Not long after The Notorious B.I.G. (aka Christopher Wallace) was killed in 1997, a grieving Voletta Wallace made this candid admission about her late son’s hip-hop records: “He used filthy language because the stories he was telling were filthy.” But Notorious, a new biopic about the late rapper, does not share the ambivalence of a brokenhearted mother who was also a scolding schoolteacher. Notorious is merely pop product. Repackaging the “Biggie Smalls” life story as a hip-hop fable, it exploits ribald urban mythology as the dominant social narrative of African-American life.
Notorious not only dramatizes events in Biggie’s short career from schoolyard nerd to desperately cool drug dealer and from amateur rhyme slinger to hip-hop star; it misrepresents his personal success as a racial victory. Beneath Biggie’s baby walrus demeanor, his sincerity and wit were enough to win
him street cred as a lyricist, father two kids and gain the loyalty of at least three females (his first baby mama, his equally ambitious lover, Lil’ Kim and his wife Faith Evans). In the midst of glittering record-label high-life, sponsored by entrepreneur Puffy (aka Sean Combs), Biggie attended a celebratory VIBE magazine party and was murdered before he turned 25 in a Los Angeles drive-by shooting.
As filmed, this showbiz tragedy is not cautionary but glamorous. Following the style of typical Hollywood biopics, Notorious dangerously suggests that Biggie’s drugs-to-bitches (not rags-to-riches) saga is the archetype of young black male experience. Bolstered by a great pop music soundtrack (especially the vibrating arpeggios of “Hypnotized”), the pathology in Biggie’s life passes for authenticity—the buzzword that has suckered Black Studies academics from Henry Louis Gates to Tricia Rose and many naive hip-hop fans, too. Notorious is superficially watchable/enjoyable. But we need to ask: Why?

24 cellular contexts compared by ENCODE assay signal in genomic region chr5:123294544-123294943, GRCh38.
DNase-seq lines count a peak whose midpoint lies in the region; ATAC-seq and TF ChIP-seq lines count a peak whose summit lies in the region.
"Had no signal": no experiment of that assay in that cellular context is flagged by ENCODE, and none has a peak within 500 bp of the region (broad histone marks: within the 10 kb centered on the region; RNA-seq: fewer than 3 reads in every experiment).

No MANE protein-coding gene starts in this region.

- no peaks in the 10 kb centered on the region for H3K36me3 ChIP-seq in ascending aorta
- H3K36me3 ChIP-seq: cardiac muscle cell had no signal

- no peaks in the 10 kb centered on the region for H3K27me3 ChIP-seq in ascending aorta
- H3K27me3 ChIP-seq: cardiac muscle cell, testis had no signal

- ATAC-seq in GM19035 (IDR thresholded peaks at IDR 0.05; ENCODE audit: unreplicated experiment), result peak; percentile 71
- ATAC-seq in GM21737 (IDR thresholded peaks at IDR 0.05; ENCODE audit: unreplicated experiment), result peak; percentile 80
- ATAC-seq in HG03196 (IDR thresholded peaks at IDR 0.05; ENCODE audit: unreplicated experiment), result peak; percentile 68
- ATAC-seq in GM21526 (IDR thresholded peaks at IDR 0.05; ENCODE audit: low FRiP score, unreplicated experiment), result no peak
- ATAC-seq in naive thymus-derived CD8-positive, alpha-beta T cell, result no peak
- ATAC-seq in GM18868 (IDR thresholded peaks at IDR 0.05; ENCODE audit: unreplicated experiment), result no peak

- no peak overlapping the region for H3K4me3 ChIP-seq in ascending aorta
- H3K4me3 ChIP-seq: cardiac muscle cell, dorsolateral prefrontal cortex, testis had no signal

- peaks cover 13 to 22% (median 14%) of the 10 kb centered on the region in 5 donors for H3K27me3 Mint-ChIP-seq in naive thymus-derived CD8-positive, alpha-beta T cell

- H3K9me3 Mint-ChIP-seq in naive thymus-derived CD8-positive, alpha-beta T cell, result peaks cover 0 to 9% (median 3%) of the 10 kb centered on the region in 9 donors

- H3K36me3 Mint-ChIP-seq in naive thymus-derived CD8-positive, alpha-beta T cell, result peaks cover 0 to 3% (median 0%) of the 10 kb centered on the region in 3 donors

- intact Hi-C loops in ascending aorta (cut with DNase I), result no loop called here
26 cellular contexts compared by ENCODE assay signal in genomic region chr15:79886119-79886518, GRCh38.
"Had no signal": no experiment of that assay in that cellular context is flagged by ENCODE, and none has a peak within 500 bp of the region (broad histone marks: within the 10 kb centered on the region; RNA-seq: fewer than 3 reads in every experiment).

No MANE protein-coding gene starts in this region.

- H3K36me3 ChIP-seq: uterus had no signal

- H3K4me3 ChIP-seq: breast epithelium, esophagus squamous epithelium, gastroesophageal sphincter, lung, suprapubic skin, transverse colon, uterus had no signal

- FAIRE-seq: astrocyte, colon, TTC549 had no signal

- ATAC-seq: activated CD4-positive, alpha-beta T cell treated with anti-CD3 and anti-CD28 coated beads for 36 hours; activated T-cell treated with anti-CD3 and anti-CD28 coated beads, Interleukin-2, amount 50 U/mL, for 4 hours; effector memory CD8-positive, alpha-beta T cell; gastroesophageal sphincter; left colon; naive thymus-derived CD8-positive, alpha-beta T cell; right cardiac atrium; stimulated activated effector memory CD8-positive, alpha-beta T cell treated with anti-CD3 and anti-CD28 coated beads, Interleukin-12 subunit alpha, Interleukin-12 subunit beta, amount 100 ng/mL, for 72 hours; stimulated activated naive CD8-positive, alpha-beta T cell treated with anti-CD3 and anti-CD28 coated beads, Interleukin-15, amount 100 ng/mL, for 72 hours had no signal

Hollywood has often replaced authenticity with excitation and Notorious is smooth, violent, hit-laced and sex-laden enough to satisfy people who simply want to enjoy the Biggie legend. But note the thin line between legend and epitaph. The fact of Biggie’s ugly demise is ignored in favor of recounting his fantastic rise from obscurity to fame. Director George Tillman Jr. and screenwriters Reggie Rock Bythewood and Cheo Hodari Coker employ typical rock movie formula on semi-hardcore material. Their attitude is less conscientious than was New Jack City: Drug-selling and rhyme-peddling are casually presented as equivalent means of survival. It’s shocking to hear young Biggie insist that he doesn’t mind selling crack to a pregnant junkie, yet the film marches on. Good casting presents believable types: Jamal Woolard is dark and massive like the real Wallace; his thick physicality always seems innocent, not reduced to a stolid lump like Clint Eastwood’s version of Charlie Parker in Bird. Antonique Smith embodies Faith Evans’ light-skinned concupiscence, Naturi Naughton exhibits Lil’ Kim’s chocolate brazenness and Derek Luke captures Puff Daddy’s wily, ruthless indifference to everything but money. (He tells Biggie: “I just signed at $42 million contract with Clive Davis, and you get $5 million!”) But simply putting black figures into the old-style ghetto advancement romance (as established in Rhapsody in Blue, Humoresque, Golden Boy) ignores the malevolence of recent crack-era treachery and Clinton-era greed. Pretending that only success matters means Notorious is essentially—unacceptably—dishonest.